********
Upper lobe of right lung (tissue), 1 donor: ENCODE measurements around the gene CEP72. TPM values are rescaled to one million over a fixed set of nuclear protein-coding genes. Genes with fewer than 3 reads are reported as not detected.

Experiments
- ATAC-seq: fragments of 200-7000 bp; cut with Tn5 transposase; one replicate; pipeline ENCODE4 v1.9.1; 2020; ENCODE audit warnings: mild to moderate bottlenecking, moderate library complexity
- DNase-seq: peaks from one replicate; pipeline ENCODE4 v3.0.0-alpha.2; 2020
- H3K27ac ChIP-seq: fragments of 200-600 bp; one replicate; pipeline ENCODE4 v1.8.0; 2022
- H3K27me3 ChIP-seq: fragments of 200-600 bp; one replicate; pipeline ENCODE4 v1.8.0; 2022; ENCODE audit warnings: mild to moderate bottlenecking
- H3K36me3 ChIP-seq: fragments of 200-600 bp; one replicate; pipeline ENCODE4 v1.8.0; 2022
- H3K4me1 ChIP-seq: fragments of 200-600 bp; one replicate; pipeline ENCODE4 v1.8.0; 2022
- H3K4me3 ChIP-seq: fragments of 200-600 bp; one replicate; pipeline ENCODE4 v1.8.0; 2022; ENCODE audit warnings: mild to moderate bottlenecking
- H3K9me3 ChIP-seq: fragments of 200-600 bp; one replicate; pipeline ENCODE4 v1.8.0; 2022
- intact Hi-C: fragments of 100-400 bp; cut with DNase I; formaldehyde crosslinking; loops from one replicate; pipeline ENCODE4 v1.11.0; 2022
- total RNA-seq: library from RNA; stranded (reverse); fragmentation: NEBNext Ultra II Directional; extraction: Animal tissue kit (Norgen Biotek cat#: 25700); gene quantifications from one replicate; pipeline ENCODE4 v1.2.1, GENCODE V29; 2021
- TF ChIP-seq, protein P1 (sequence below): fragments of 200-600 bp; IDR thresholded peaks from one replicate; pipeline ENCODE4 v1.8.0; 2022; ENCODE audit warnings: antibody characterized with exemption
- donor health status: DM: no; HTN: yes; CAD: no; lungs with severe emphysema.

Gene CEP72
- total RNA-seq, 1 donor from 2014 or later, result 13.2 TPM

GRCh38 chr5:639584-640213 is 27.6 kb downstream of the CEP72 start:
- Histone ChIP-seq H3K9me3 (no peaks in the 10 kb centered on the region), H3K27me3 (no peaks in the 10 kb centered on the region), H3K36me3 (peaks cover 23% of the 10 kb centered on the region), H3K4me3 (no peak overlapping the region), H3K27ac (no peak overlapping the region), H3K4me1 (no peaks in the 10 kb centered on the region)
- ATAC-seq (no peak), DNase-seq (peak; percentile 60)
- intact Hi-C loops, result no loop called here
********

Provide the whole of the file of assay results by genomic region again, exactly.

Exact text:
Upper lobe of right lung (tissue), 1 donor: ENCODE measurements around the gene CEP72. TPM values are rescaled to one million over a fixed set of nuclear protein-coding genes. Genes with fewer than 3 reads are reported as not detected.

Experiments
- ATAC-seq: fragments of 200-7000 bp; cut with Tn5 transposase; one replicate; pipeline ENCODE4 v1.9.1; 2020; ENCODE audit warnings: mild to moderate bottlenecking, moderate library complexity
- DNase-seq: peaks from one replicate; pipeline ENCODE4 v3.0.0-alpha.2; 2020
- H3K27ac ChIP-seq: fragments of 200-600 bp; one replicate; pipeline ENCODE4 v1.8.0; 2022
- H3K27me3 ChIP-seq: fragments of 200-600 bp; one replicate; pipeline ENCODE4 v1.8.0; 2022; ENCODE audit warnings: mild to moderate bottlenecking
- H3K36me3 ChIP-seq: fragments of 200-600 bp; one replicate; pipeline ENCODE4 v1.8.0; 2022
- H3K4me1 ChIP-seq: fragments of 200-600 bp; one replicate; pipeline ENCODE4 v1.8.0; 2022
- H3K4me3 ChIP-seq: fragments of 200-600 bp; one replicate; pipeline ENCODE4 v1.8.0; 2022; ENCODE audit warnings: mild to moderate bottlenecking
- H3K9me3 ChIP-seq: fragments of 200-600 bp; one replicate; pipeline ENCODE4 v1.8.0; 2022
- intact Hi-C: fragments of 100-400 bp; cut with DNase I; formaldehyde crosslinking; loops from one replicate; pipeline ENCODE4 v1.11.0; 2022
- total RNA-seq: library from RNA; stranded (reverse); fragmentation: NEBNext Ultra II Directional; extraction: Animal tissue kit (Norgen Biotek cat#: 25700); gene quantifications from one replicate; pipeline ENCODE4 v1.2.1, GENCODE V29; 2021
- TF ChIP-seq, protein P1 (sequence below): fragments of 200-600 bp; IDR thresholded peaks from one replicate; pipeline ENCODE4 v1.8.0; 2022; ENCODE audit warnings: antibody characterized with exemption
- donor health status: DM: no; HTN: yes; CAD: no; lungs with severe emphysema.

Gene CEP72
- total RNA-seq, 1 donor from 2014 or later, result 13.2 TPM

GRCh38 chr5:639584-640213 is 27.6 kb downstream of the CEP72 start:
- Histone ChIP-seq H3K9me3 (no peaks in the 10 kb centered on the region), H3K27me3 (no peaks in the 10 kb centered on the region), H3K36me3 (peaks cover 23% of the 10 kb centered on the region), H3K4me3 (no peak overlapping the region), H3K27ac (no peak overlapping the region), H3K4me1 (no peaks in the 10 kb centered on the region)
- ATAC-seq (no peak), DNase-seq (peak; percentile 60)
- intact Hi-C loops, result no loop called here